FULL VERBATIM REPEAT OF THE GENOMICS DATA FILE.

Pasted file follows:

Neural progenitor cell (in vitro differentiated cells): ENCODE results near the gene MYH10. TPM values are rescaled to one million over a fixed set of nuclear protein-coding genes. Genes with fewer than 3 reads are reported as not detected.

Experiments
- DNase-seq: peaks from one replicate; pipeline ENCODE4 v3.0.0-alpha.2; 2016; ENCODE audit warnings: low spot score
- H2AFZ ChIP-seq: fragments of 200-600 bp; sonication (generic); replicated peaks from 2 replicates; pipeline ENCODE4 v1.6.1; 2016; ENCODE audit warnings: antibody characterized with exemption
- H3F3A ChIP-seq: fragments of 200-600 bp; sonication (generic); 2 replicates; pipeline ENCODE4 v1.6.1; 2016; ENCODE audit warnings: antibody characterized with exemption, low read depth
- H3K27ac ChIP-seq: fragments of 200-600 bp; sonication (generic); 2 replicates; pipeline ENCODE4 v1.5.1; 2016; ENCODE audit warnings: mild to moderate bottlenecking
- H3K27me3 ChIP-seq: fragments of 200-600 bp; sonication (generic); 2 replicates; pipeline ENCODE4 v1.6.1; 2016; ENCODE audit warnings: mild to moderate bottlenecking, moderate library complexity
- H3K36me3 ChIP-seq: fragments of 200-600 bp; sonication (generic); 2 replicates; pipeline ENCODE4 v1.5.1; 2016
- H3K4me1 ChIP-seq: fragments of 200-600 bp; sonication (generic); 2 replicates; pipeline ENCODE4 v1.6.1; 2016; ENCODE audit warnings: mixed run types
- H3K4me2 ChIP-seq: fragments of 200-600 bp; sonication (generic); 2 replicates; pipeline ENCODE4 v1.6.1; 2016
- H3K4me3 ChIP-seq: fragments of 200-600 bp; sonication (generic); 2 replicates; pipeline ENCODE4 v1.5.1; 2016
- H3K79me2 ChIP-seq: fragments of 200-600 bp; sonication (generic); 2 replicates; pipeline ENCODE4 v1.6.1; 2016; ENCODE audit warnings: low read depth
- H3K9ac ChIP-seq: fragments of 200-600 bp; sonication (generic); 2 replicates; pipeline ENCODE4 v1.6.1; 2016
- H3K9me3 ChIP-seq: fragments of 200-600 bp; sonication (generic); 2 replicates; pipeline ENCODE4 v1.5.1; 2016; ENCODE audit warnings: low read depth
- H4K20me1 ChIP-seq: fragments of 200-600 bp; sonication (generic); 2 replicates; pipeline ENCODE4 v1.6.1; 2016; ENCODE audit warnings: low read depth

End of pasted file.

Neural progenitor cell (in vitro differentiated cells): ENCODE results near the gene MYH10. TPM values are rescaled to one million over a fixed set of nuclear protein-coding genes. Genes with fewer than 3 reads are reported as not detected.

Experiments
- DNase-seq: peaks from one replicate; pipeline ENCODE4 v3.0.0-alpha.2; 2016; ENCODE audit warnings: low spot score
- H2AFZ ChIP-seq: fragments of 200-600 bp; sonication (generic); replicated peaks from 2 replicates; pipeline ENCODE4 v1.6.1; 2016; ENCODE audit warnings: antibody characterized with exemption
- H3F3A ChIP-seq: fragments of 200-600 bp; sonication (generic); 2 replicates; pipeline ENCODE4 v1.6.1; 2016; ENCODE audit warnings: antibody characterized with exemption, low read depth
- H3K27ac ChIP-seq: fragments of 200-600 bp; sonication (generic); 2 replicates; pipeline ENCODE4 v1.5.1; 2016; ENCODE audit warnings: mild to moderate bottlenecking
- H3K27me3 ChIP-seq: fragments of 200-600 bp; sonication (generic); 2 replicates; pipeline ENCODE4 v1.6.1; 2016; ENCODE audit warnings: mild to moderate bottlenecking, moderate library complexity
- H3K36me3 ChIP-seq: fragments of 200-600 bp; sonication (generic); 2 replicates; pipeline ENCODE4 v1.5.1; 2016
- H3K4me1 ChIP-seq: fragments of 200-600 bp; sonication (generic); 2 replicates; pipeline ENCODE4 v1.6.1; 2016; ENCODE audit warnings: mixed run types
- H3K4me2 ChIP-seq: fragments of 200-600 bp; sonication (generic); 2 replicates; pipeline ENCODE4 v1.6.1; 2016
- H3K4me3 ChIP-seq: fragments of 200-600 bp; sonication (generic); 2 replicates; pipeline ENCODE4 v1.5.1; 2016
- H3K79me2 ChIP-seq: fragments of 200-600 bp; sonication (generic); 2 replicates; pipeline ENCODE4 v1.6.1; 2016; ENCODE audit warnings: low read depth
- H3K9ac ChIP-seq: fragments of 200-600 bp; sonication (generic); 2 replicates; pipeline ENCODE4 v1.6.1; 2016
- H3K9me3 ChIP-seq: fragments of 200-600 bp; sonication (generic); 2 replicates; pipeline ENCODE4 v1.5.1; 2016; ENCODE audit warnings: low read depth
- H4K20me1 ChIP-seq: fragments of 200-600 bp; sonication (generic); 2 replicates; pipeline ENCODE4 v1.6.1; 2016; ENCODE audit warnings: low read depth